A well-written account of a true crime has twice the chilling impact of fiction.
--Time Magazine, 1955
The Makers of Villisca Movie Coming to TV Crime historian Edgar Epperly and filmmaker Kelly Rundle will appear on CourtTV's "Catherine Crier Live" Tuesday, Nov. 21 to discuss their terrific true crime documentary Villisca: Living With A Mystery. I thought very highly of that film and look forward to seeing their appearance. In the meantime, they've posted an article by Dr. Epperly on the film's official website that explains why the murder of a family in 1912 impacted so many lives.
If you happen to live near Iowa, the movie is being played on Iowa Public TV Sunday, Nov. 19 at 3 p.m. and Nov. 26 at 10 p.m. Get a sneak preview at YouTube.
Pretty Young Thing killed in Pinup – uh, Holdup Our mainstream media strongly prefers its rape and murder victims to be young, white, middle-class, and gorgeous. This is not a new phenomenon; Susan Brownmiller, who wrote "The Police, the Press, and Roseann Quinn," found this to be true in her analysis of New York tabloids circa 1978:
Women who die violently in New York City and who fall into the category of young, white and beautiful are memorialized in tabloid headlines and story copy that attests to their physical appeal to men, whether or not their physical appeal was actually related to the crime.
I'll add that the New York City press has always eroticized violence against women. When a case actually does allow the city's reporters to legitimately dwell on sex, they've done so with gusto. My favorite example: the murder of Helen Jewett. She was very beautiful and a prostitute and murdered and it was gruesome, and the New York media slobbered all over itself. This was, by the way, 170 years ago.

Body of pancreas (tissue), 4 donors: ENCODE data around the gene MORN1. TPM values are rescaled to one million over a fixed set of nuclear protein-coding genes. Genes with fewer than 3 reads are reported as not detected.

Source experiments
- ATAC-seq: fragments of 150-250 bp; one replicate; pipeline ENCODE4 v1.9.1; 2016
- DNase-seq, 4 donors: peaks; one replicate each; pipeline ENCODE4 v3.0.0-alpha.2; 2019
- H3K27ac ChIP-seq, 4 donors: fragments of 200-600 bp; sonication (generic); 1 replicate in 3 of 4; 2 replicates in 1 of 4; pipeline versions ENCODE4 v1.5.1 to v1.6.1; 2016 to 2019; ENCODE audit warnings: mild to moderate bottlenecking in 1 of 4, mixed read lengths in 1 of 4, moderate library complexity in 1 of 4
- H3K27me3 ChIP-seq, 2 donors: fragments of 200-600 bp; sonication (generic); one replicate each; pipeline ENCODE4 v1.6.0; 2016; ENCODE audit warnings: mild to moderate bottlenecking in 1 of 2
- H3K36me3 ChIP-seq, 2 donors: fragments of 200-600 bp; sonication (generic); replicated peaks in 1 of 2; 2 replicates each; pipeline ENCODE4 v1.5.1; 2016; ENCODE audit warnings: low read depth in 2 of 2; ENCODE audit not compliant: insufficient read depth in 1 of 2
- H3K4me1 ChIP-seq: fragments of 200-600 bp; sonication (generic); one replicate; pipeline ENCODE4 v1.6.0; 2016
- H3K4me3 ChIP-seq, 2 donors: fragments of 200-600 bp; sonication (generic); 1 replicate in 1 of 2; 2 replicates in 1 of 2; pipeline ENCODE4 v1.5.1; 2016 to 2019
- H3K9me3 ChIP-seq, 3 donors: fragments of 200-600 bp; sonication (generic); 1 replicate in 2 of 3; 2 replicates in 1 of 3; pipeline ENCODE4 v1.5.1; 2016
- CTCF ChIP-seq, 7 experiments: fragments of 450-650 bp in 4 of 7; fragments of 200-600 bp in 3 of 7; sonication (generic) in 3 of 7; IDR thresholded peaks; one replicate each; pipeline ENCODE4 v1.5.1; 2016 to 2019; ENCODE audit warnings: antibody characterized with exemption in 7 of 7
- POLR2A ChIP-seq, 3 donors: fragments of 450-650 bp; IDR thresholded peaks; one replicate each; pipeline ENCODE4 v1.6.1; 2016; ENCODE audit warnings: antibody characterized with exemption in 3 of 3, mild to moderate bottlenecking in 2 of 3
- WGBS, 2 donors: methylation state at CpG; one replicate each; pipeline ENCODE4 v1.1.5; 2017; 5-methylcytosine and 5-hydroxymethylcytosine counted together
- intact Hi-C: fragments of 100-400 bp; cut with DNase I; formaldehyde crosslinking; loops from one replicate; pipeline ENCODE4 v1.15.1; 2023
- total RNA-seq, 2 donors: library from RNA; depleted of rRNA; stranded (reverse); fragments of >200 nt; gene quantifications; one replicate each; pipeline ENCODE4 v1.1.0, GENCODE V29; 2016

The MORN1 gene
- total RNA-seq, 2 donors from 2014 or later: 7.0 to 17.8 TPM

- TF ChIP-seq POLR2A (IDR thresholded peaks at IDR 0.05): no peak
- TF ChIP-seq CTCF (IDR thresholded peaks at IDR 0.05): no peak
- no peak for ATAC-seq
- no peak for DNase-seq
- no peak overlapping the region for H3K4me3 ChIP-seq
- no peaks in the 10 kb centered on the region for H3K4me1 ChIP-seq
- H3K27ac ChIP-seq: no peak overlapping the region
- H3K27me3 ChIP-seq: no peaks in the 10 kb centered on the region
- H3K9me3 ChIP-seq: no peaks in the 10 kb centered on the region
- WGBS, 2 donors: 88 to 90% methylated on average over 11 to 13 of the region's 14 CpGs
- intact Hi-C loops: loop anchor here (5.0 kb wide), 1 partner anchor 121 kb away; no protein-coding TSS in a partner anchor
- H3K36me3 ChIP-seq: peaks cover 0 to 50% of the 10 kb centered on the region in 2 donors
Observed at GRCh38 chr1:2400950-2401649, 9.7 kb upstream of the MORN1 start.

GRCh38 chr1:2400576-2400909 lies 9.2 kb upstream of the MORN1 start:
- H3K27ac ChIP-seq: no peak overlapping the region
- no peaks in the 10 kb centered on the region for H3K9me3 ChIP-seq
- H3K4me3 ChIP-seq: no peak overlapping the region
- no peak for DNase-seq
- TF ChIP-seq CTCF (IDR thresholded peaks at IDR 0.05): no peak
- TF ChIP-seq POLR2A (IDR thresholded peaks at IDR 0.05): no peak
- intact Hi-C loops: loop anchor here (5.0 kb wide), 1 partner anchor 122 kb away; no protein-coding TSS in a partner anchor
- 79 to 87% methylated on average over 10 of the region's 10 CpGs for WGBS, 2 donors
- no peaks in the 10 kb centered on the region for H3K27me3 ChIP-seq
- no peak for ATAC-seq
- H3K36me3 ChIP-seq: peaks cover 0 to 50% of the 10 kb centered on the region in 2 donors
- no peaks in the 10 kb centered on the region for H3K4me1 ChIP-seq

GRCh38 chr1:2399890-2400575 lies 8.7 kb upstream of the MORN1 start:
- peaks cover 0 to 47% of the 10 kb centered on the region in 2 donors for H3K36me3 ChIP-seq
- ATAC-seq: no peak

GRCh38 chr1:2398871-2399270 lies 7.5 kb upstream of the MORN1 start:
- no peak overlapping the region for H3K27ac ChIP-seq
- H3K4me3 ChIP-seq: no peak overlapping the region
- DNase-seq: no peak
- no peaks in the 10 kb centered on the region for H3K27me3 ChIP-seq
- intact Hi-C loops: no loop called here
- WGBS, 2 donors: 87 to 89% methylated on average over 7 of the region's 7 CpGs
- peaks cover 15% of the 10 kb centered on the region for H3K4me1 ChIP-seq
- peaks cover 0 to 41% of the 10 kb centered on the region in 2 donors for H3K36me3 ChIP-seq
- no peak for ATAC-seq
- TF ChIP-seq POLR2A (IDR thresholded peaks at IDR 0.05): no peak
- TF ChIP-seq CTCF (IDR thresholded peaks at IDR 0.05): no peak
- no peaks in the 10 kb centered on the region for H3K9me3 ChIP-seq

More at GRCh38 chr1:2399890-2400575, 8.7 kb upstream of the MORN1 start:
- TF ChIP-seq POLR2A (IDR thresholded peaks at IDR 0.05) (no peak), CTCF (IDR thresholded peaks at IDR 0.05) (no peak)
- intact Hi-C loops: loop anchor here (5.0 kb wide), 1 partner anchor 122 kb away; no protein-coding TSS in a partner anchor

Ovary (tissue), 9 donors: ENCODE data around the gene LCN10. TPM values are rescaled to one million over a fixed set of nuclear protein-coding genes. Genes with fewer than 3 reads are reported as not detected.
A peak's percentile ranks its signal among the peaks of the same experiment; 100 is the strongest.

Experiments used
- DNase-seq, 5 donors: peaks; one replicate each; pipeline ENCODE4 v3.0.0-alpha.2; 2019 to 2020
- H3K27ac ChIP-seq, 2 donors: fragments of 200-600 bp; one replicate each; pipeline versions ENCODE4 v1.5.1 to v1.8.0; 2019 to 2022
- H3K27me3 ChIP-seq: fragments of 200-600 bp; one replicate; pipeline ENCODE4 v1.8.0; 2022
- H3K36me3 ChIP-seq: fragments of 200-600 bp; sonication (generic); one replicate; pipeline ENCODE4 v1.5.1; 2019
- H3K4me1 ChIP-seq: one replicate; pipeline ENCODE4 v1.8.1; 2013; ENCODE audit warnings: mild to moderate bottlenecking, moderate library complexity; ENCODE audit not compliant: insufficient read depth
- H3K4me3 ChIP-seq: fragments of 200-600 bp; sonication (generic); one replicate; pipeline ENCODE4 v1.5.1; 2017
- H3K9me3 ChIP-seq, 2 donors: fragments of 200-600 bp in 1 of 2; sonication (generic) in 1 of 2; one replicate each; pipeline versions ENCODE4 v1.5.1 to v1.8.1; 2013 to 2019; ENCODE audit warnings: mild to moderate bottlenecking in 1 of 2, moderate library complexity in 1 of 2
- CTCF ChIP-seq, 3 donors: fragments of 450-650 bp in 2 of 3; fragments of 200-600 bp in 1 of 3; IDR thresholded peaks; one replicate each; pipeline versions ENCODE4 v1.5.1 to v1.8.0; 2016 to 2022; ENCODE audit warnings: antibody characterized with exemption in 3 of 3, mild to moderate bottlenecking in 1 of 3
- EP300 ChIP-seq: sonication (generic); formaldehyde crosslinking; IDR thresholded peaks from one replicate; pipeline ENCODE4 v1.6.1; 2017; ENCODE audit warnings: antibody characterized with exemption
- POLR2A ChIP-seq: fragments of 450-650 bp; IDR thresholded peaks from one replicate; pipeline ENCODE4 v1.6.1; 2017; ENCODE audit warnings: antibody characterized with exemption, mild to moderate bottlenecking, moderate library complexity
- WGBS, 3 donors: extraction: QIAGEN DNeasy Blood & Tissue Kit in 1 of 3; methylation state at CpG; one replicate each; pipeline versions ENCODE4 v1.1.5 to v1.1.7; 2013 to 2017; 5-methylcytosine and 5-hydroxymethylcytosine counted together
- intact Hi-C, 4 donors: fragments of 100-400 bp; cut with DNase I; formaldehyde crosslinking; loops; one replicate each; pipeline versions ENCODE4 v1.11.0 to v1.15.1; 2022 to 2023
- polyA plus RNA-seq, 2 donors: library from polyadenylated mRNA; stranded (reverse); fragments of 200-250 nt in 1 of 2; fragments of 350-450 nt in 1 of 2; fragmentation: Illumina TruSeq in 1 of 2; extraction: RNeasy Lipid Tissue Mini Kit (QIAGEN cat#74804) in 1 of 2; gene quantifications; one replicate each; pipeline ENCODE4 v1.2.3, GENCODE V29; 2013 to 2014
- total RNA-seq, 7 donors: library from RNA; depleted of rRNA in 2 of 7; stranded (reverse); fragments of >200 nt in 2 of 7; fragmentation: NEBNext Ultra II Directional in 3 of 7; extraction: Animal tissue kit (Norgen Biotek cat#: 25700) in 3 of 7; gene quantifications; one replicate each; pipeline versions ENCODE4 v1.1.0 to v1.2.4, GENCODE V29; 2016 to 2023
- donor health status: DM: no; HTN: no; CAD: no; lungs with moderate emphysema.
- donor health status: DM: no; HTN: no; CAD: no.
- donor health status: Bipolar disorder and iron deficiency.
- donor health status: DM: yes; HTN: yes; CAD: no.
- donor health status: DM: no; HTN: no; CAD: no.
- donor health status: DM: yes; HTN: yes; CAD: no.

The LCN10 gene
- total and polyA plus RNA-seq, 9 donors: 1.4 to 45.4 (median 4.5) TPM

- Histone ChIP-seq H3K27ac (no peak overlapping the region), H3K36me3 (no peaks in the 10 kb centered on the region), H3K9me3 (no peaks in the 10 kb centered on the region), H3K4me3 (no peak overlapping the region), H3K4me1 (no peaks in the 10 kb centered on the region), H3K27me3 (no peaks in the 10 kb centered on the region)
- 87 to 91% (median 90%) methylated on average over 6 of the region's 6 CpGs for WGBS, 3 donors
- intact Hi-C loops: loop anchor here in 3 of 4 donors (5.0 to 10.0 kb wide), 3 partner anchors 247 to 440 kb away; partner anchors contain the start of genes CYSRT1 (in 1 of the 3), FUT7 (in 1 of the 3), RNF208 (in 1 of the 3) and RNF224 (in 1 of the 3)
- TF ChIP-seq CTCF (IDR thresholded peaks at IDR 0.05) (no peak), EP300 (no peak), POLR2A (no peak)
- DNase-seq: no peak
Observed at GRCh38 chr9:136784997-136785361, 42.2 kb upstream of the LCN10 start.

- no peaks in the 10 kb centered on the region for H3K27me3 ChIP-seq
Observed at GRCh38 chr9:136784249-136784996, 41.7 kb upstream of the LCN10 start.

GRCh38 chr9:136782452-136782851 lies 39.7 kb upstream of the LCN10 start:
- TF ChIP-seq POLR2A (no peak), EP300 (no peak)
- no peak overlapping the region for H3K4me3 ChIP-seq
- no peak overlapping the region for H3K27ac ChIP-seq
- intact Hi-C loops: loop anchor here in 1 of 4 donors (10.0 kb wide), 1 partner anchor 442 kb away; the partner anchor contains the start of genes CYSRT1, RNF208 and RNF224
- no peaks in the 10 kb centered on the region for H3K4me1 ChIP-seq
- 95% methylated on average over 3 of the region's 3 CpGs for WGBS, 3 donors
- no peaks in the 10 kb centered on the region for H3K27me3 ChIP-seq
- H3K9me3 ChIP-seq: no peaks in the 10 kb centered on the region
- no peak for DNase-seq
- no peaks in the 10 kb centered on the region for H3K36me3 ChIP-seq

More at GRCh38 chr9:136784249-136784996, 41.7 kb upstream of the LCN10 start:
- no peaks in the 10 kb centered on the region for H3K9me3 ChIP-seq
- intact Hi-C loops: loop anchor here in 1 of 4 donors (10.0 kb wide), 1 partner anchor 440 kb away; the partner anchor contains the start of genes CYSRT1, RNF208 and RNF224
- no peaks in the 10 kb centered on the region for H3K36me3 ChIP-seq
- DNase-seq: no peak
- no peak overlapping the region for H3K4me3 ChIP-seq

Explains historian Patricia Cline Cohen (who wrote a book about the case) in an article entitled "The Mystery of Helen Jewett: Romance Fiction and The Eroticization of Violence":
A New York City prostitute named Helen Jewett died in 1836 when an ax crashed down on her head three times and cracked her skull; her bed was then set on fire by the killer. Seven hours later her half-burned body was subjected to a full autopsy directed by the city coroner, right in the room where her murder took place. It must have been a fairly gruesome scene.
Yet something about this particular murder captured the fancy of New York newsmen, and their insistent coverage of the crime produced a public sensation that quickly spread the length and breadth of the nation...
Read the rest here.
Once you're dead, everyone owns your likeness. Or so it seems. And if you were a prostitute, one of those girls (or boys) who sold it, then everyone owns your full, um, unedited likeness, in life and/or death. Or so it seems if you can judge solely by the "16 PAGES OF SHOCKING PHOTOS!" that appear in all of my favorite paperbacks.
Count on Him For an Opinion District Attorney Josh Marquis writes a blog about the justice system, politics, and the media, with a piquant prosecutorial bent. If you like a strong mixture of zingers with a dash of Nancy Grace zeal, check out his archives.
A Pop Quiz Here's a website that has several fun true crime quizzes. Better than yoga, I say. I got only 4 right out of ten questions about Madeline Smith and must now assign myself some Roughead rereading. But I know my Lizzie Borden.... TTFN.